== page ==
Dirt Work: Trail building efforts expand mountain biking in Lander
When Tony Ferlisi thinks about his favorite mountain biking areas, he thinks of the forests of Sun Valley, Idaho, and the high desert of Fruita, Colorado. He also thinks about his home, Lander, where perhaps the dirt tracks aren’t yet as plentiful or developed, but where he can ride 10 months out of the year. He can spend the summers in the shade on the Shoshone National Forest, the spring and fall on about 14 miles of desert-like terrain of an area south east of town called Johnny Behind the Rocks. He can take laps at lunch on the about eight miles of trail in town known as the Bus. For family outings, parents and kids can hit the jumps at a dirt park in town.
Lander has long been known as a climbing destination. But with efforts from local riders and new partnerships with the Bureau of Land Management and the Forest Service, its mountain bike trail system is expanding. Biking enthusiasts hope that, soon, people will also come to Lander for the dirt.
The Lander Cycling club recently hosted its first mountain bike race in at least a decade. The Jurassic Classic drew almost 50 riders from throughout the region, racing in men’s and women’s, beginner, intermediate and advanced classes.
One racer, from Victor, Idaho, blogged about the race.
“When did Lander, Wyoming join the world of kick-ass singletrack mountain biking?” he wrote. “ … I was pleasantly shocked this weekend by the awesome dirt riding that has been quietly developed by the cycling community over here in the last few years. Really damn fun.”
That is the kind of endorsement Ferlisi hopes will continue.
Ferlisi moved to Lander last year, unsure what he’d find in terms of mountain biking. What he discovered was the Lander Cycling Club and a new energy to expand mountain biking opportunities.
It started with a small group of mountain bikers, sitting in a garage, looking at topographic maps and dreaming up trails they’d love to ride and how could they be built.
Growth was slow at first, but in the last year new government partnerships have helped invigorate efforts.
There used to be a lot of illegal trail building in the area. A big part of Lander’s recent growth in trails and the mountain biking scene is due to partnerships with the BLM and Forest Service developing trails and making sure mountain biking is part of the forest service’s forest management plan for the Shoshone National Forest and the BLM’s Resource Management Plan for the Lander regional office.
In June 2010 the cycling club approached the BLM about new trail development, said Jared Oakleaf, outdoor recreation planner with the BLM. Work involved designing and building new trails and maintaining and rerouting existing trails. People started riding cow trails on unstable soil that didn’t shed water. Those trails needed rebuilding.
The BLM worked through plans for trail development, maintenance and rerouting of existing trails, while the club gave perspective on what people want to ride. The BLM plans the trails to minimize impact on vegetation and for sustainability, the riders bring the “wow factor” to the design, Oakleaf said.
Community involvement created a sense of ownership amongst those who came out to community trail days and also sped up planned work.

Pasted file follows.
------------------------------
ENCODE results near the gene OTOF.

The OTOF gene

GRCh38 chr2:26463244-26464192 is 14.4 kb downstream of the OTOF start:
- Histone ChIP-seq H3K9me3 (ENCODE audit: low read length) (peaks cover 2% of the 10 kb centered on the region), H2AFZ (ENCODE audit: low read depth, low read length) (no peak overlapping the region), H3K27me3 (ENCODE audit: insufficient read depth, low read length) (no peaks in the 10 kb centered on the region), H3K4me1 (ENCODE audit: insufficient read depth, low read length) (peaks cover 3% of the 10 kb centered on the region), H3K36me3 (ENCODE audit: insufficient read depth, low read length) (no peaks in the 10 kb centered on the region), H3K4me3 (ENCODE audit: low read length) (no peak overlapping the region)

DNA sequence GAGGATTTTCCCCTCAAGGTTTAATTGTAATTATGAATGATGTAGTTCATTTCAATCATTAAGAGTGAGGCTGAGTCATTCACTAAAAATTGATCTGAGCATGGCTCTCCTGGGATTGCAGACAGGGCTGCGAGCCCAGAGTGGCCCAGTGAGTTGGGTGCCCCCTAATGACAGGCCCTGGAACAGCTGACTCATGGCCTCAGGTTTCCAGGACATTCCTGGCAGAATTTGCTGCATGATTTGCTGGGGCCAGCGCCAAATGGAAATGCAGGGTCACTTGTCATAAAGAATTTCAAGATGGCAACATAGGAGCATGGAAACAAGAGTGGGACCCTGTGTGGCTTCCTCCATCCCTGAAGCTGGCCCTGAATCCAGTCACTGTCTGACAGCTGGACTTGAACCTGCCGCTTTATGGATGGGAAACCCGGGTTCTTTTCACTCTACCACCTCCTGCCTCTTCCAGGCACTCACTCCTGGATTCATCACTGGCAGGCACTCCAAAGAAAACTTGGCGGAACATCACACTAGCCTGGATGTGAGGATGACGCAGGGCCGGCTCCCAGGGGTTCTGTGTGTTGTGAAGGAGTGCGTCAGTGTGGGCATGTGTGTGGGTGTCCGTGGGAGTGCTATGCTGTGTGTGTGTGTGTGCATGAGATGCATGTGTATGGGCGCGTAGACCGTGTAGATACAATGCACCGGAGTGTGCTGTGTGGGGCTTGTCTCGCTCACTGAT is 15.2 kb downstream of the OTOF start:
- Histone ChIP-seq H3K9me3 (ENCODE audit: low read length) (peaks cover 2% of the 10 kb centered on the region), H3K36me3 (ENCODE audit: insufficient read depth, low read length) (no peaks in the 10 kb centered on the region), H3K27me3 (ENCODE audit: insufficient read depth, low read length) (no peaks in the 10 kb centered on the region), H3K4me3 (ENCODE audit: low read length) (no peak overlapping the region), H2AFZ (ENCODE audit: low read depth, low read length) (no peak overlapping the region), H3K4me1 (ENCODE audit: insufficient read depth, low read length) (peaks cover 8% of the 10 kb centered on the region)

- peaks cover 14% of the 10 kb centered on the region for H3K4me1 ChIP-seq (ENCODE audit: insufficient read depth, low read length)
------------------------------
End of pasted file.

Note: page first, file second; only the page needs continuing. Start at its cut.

It hasn’t been only riders involved, but others in the community, as well as businesses stepping up, Oakleaf said. More than 80 people helped with trails at the beginning of the summer, and logged more than 2,000 hours since October 2010 — not counting trail building days held in August and September. The community and Lander Cycling are expected to give more than $75,000 total to trail work by the end of 2012, he said. Efforts have included three miles of re-routed trails and maintenance on another 11 miles.
Rio Rose started mountain biking in the area about eight years ago when there weren’t organized trail building efforts, so he built unauthorized trails. There was a small group that would build trails and ride, but they saw the potential in the vastness of the land and the mix of rock and dirt to offer technical riding, with on the path.
Focus on new trails has been mostly beginner and intermediate, an effort to get more people in the community involved in the sport and create the next generation of riders, he said. That doesn’t mean in the future he doesn’t envision some harder trails.
“It’s still a pretty young scene,” he said.
Ferlisi doesn’t expect mountain biking to ever compete with climbing in drawing people to Lander. He hopes people will come to Lander to climb and toss their bikes in the car, too.
Most of the trails in the area are intermediate. Eventually the cycling club wants to offer a variety of terrain, so people can try and learn how to mountain bike, and experienced riders can challenge themselves.
Work this year has primarily focused on Johnny Behind the Rocks where the race was held, Ferlisi said.
There are plans to develop the Bus, which is mostly cow trails people have started to ride and run on. Next year efforts will focus on forest service land, where there will be more technical trails designed and Ferlisi envisions epic loops.
“That area is really going to take off,” he said. Eventually Lander will have it all in terms of terrain, with riding comparable to some of the best, but with its own unique twist — people in Lander don’t have to drive far from town.
For information on Lander’s mountain bike trails, visit the Lander Cycling Club web page at http://landercycling.org/.
— “Peaks to Plains” is a blog focusing on Wyoming’s outdoors and communities. Kelsey Dayton is a freelance writer based in Lander. She has been a journalist in Wyoming for seven years, reporting for the Jackson Hole News & Guide, Casper Star-Tribune and the Gillette News-Record. Contact Kelsey at firstname.lastname@example.org.
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